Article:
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Am J Public Health. 2015 Jan;105(1):18-26.

Public Health and Solitary Confinement in the United States.

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1
David H. Cloud is with the Substance Use and Mental Health Program, Vera Institute of Justice, New York, NY. Ernest Drucker is professor emeritus in the Department of Family and Social, Medicine, Albert Einstein College of Medicine; he is also with the Mailman School of Public Health, Columbia University, New York, NY. Angela Browne and Jim Parsons are with the Vera Institute of Justice, New York, NY.

Abstract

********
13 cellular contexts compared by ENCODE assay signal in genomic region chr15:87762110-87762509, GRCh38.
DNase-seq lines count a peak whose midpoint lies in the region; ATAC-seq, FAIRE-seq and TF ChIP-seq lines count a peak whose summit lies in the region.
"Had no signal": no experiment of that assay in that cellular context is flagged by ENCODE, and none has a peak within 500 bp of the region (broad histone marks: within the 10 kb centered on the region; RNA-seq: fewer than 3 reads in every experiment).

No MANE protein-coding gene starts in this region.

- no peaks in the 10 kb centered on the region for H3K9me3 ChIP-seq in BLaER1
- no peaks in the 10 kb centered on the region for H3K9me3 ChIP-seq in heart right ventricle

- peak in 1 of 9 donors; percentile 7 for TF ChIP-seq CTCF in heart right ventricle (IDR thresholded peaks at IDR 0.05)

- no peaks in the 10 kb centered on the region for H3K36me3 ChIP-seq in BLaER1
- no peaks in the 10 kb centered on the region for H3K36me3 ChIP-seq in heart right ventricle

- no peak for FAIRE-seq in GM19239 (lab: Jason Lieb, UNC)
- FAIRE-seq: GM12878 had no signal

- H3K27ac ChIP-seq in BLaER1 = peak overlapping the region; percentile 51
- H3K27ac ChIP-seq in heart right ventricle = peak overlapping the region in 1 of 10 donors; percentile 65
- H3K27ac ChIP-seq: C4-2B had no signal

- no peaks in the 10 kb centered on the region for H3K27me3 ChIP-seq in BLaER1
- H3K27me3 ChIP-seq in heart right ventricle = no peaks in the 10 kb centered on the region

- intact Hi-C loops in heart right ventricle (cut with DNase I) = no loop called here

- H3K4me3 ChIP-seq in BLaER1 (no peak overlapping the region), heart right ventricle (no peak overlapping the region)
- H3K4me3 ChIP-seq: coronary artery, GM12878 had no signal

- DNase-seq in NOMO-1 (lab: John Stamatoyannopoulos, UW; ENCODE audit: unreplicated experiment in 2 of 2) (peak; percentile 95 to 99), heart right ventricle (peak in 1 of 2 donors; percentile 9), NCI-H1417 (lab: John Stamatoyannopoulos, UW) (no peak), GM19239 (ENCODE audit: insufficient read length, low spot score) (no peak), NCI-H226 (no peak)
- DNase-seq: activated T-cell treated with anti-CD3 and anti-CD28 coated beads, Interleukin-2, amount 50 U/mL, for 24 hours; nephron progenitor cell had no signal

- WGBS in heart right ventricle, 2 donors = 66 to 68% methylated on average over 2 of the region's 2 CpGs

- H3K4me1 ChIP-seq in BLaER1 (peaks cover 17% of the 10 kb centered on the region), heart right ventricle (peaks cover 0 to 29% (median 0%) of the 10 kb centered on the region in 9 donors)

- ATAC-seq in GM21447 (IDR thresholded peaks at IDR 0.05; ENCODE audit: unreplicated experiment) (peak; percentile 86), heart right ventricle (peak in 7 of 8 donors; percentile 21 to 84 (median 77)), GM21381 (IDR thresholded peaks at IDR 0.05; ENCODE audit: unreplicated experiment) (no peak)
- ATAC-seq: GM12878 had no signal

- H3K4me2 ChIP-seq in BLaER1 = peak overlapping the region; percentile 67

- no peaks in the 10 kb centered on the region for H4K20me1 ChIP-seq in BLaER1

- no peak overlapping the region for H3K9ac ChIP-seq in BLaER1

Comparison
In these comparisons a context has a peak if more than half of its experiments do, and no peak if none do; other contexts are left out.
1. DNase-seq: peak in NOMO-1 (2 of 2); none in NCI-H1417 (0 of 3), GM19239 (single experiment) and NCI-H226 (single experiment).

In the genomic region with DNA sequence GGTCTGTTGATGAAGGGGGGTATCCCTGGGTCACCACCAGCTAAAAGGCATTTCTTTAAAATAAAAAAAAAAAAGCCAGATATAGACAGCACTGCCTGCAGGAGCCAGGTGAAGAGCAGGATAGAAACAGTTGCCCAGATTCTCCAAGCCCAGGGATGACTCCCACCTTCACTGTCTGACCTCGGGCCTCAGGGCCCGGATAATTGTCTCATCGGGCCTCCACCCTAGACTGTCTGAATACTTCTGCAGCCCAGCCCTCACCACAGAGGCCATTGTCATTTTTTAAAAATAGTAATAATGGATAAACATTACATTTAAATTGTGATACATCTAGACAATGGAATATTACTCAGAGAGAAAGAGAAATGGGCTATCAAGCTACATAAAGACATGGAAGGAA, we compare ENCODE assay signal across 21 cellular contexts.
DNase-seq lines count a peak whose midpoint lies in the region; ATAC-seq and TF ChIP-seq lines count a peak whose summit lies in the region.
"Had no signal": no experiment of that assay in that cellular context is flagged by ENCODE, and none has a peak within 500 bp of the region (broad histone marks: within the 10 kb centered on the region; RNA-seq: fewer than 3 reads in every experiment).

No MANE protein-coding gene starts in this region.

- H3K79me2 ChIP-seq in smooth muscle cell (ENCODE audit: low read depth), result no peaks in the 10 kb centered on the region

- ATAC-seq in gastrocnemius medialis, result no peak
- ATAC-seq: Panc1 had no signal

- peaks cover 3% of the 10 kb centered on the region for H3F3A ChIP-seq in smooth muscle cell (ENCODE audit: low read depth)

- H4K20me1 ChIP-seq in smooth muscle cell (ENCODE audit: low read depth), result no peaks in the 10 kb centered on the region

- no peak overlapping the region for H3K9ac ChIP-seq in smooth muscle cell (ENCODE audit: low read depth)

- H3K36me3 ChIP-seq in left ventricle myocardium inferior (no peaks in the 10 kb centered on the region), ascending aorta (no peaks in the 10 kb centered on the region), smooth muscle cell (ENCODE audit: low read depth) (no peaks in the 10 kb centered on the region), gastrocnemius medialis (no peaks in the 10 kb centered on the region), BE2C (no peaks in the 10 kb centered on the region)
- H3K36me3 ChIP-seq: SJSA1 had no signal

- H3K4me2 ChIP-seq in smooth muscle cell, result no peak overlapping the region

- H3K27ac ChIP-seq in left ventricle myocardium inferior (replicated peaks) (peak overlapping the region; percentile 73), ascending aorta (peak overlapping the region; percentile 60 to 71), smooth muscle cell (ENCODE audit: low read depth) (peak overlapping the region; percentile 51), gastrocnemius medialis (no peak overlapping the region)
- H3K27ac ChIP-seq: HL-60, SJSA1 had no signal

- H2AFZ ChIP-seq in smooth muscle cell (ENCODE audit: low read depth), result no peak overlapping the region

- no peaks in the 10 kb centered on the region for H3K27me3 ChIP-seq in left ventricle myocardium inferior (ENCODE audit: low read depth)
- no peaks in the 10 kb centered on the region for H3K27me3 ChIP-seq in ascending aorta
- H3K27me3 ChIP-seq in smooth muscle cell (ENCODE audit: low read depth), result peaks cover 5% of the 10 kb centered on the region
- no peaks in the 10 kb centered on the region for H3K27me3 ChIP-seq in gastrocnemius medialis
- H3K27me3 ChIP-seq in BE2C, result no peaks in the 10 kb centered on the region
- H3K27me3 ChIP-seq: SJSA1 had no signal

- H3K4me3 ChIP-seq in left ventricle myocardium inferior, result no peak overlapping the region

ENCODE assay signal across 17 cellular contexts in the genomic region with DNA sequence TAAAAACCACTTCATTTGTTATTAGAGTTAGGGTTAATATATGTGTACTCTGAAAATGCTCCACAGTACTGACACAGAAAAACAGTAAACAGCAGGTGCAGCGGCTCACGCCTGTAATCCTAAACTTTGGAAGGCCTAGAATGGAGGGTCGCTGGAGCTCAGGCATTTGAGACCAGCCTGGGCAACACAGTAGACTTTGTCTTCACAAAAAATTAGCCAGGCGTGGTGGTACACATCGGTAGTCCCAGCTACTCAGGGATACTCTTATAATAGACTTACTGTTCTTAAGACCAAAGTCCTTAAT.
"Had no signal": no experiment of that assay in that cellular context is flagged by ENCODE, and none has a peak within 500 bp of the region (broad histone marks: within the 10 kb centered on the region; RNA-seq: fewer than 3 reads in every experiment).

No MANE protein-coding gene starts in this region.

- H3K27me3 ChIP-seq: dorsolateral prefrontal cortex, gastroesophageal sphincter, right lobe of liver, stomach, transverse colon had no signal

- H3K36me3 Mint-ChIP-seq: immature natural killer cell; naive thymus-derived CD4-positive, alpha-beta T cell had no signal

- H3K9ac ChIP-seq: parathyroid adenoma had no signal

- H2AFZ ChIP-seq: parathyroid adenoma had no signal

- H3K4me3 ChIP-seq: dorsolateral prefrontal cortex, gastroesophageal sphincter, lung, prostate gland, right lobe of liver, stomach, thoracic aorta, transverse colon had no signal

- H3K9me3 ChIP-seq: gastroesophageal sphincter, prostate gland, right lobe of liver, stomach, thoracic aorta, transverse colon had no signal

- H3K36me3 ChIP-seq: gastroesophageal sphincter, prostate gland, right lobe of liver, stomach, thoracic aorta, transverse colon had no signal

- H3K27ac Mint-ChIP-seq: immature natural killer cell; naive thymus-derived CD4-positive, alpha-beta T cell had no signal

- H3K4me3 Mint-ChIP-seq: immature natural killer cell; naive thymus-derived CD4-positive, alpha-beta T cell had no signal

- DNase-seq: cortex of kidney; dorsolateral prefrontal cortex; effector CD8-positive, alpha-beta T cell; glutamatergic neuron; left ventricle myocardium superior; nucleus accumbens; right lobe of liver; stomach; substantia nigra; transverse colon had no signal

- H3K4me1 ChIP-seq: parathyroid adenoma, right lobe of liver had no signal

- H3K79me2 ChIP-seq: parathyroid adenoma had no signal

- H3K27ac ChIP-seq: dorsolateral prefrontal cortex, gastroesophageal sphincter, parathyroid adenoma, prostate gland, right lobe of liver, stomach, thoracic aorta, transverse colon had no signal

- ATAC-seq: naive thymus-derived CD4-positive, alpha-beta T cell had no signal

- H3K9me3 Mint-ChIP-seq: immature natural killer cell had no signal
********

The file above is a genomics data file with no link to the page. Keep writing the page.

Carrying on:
The history of solitary confinement in the United States stretches from the silent prisons of 200 years ago to today's supermax prisons, mechanized panopticons that isolate tens of thousands, sometimes for decades. We examined the living conditions and characteristics of the populations in solitary confinement. As part of the growing movement for reform, public health agencies have an ethical obligation to help address the excessive use of solitary confinement in jails and prisons in accordance with established public health functions (e.g., violence prevention, health equity, surveillance, and minimizing of occupational and psychological hazards for correctional staff). Public health professionals should lead efforts to replace reliance on this overly punitive correctional policy with models based on rehabilitation and restorative justice.

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